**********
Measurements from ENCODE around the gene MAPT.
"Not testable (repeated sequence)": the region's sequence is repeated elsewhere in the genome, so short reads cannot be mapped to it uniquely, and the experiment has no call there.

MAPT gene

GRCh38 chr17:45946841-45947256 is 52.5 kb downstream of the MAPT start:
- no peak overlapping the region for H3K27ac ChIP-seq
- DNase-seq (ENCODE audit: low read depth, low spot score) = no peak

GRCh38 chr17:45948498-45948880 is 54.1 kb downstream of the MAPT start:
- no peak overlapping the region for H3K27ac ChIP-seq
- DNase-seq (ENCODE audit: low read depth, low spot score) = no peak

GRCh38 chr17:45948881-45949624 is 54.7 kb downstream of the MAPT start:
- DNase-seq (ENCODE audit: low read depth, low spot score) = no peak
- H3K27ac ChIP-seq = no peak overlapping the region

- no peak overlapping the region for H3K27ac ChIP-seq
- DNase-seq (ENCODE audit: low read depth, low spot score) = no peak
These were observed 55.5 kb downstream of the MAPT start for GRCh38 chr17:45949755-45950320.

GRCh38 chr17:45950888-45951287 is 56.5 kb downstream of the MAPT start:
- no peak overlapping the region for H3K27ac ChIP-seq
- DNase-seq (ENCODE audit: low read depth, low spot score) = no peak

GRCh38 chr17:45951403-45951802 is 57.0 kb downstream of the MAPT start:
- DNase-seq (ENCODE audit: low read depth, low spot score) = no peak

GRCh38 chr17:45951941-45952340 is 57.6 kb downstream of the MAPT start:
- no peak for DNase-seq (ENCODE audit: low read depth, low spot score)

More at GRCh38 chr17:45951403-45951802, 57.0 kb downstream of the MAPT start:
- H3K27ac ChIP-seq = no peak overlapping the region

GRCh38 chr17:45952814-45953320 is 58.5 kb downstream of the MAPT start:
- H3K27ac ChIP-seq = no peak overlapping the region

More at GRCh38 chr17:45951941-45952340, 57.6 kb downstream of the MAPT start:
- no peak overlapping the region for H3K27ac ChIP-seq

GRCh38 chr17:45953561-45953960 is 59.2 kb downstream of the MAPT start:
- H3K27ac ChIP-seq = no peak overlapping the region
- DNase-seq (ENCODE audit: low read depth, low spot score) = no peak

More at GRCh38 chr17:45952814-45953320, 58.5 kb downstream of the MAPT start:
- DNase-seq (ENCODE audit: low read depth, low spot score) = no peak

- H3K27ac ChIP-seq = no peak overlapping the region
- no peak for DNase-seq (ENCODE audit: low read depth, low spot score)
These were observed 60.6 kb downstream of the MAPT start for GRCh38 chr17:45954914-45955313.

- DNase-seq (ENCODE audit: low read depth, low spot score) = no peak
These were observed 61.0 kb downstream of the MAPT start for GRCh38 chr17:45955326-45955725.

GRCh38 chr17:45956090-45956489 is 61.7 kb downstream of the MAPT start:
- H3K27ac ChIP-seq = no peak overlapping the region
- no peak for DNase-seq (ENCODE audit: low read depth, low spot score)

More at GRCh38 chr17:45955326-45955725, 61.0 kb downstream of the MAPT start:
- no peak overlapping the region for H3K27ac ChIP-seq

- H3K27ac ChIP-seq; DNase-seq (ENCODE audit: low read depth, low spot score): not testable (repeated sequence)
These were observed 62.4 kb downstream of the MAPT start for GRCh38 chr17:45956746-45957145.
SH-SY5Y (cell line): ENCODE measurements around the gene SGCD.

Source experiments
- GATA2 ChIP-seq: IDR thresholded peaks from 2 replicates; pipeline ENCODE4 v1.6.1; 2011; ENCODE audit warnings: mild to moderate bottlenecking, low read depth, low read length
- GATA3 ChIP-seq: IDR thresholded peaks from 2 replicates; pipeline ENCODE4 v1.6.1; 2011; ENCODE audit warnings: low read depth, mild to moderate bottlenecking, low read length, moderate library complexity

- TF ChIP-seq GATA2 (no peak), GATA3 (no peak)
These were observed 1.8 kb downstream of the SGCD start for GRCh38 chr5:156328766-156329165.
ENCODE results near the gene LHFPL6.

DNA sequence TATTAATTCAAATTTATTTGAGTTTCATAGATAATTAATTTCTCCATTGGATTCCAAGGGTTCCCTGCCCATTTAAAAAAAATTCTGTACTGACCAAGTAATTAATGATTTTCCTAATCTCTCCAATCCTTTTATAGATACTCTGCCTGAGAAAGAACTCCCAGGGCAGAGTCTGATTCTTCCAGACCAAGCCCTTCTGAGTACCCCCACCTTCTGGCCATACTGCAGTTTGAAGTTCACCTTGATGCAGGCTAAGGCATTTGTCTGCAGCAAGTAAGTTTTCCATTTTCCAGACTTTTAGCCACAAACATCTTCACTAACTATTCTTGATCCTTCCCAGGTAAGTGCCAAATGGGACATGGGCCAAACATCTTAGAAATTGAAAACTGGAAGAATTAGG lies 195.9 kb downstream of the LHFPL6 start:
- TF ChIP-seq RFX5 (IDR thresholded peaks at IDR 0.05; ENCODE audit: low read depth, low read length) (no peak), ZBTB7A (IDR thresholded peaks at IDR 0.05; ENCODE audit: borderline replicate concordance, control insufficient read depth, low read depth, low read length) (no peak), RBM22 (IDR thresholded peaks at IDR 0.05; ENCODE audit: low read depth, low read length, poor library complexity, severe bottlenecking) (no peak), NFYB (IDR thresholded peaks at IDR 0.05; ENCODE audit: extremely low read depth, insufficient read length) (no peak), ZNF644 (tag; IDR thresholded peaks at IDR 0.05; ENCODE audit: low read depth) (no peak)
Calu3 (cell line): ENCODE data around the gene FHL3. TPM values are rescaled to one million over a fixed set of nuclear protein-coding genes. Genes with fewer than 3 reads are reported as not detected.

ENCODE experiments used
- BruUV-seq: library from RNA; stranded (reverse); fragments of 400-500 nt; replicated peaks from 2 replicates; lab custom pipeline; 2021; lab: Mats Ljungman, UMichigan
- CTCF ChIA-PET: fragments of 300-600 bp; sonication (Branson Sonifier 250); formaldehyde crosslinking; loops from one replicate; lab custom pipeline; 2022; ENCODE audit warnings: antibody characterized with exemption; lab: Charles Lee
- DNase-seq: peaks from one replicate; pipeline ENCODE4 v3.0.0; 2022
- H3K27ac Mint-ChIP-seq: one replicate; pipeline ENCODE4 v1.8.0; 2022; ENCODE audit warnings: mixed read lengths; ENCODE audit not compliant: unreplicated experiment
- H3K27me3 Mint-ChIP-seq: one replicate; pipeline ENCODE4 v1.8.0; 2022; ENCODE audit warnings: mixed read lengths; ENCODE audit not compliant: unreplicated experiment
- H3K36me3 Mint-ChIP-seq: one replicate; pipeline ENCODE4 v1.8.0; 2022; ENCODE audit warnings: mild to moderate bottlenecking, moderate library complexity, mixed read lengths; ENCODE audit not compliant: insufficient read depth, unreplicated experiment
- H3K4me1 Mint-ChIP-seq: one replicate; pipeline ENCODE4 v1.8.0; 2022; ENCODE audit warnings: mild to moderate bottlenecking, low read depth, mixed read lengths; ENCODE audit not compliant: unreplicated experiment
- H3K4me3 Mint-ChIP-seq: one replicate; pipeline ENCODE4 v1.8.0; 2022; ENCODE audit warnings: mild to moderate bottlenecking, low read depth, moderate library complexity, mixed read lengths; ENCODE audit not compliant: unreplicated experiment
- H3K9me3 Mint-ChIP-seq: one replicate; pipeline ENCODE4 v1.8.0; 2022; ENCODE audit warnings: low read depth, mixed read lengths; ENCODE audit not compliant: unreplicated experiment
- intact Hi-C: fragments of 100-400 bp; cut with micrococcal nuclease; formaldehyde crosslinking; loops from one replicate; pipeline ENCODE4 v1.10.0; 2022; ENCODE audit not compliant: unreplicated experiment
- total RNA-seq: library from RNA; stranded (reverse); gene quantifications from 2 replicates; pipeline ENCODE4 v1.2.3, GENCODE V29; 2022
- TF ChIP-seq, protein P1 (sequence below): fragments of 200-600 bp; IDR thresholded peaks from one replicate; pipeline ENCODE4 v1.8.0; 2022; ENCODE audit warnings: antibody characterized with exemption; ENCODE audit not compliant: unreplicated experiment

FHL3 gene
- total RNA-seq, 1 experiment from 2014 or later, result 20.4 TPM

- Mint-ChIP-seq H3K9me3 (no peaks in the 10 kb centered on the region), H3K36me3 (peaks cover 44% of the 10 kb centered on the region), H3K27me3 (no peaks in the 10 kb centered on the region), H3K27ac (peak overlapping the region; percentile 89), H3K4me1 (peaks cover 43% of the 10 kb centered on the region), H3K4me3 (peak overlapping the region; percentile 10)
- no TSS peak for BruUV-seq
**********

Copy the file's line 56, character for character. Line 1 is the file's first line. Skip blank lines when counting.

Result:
ENCODE experiments used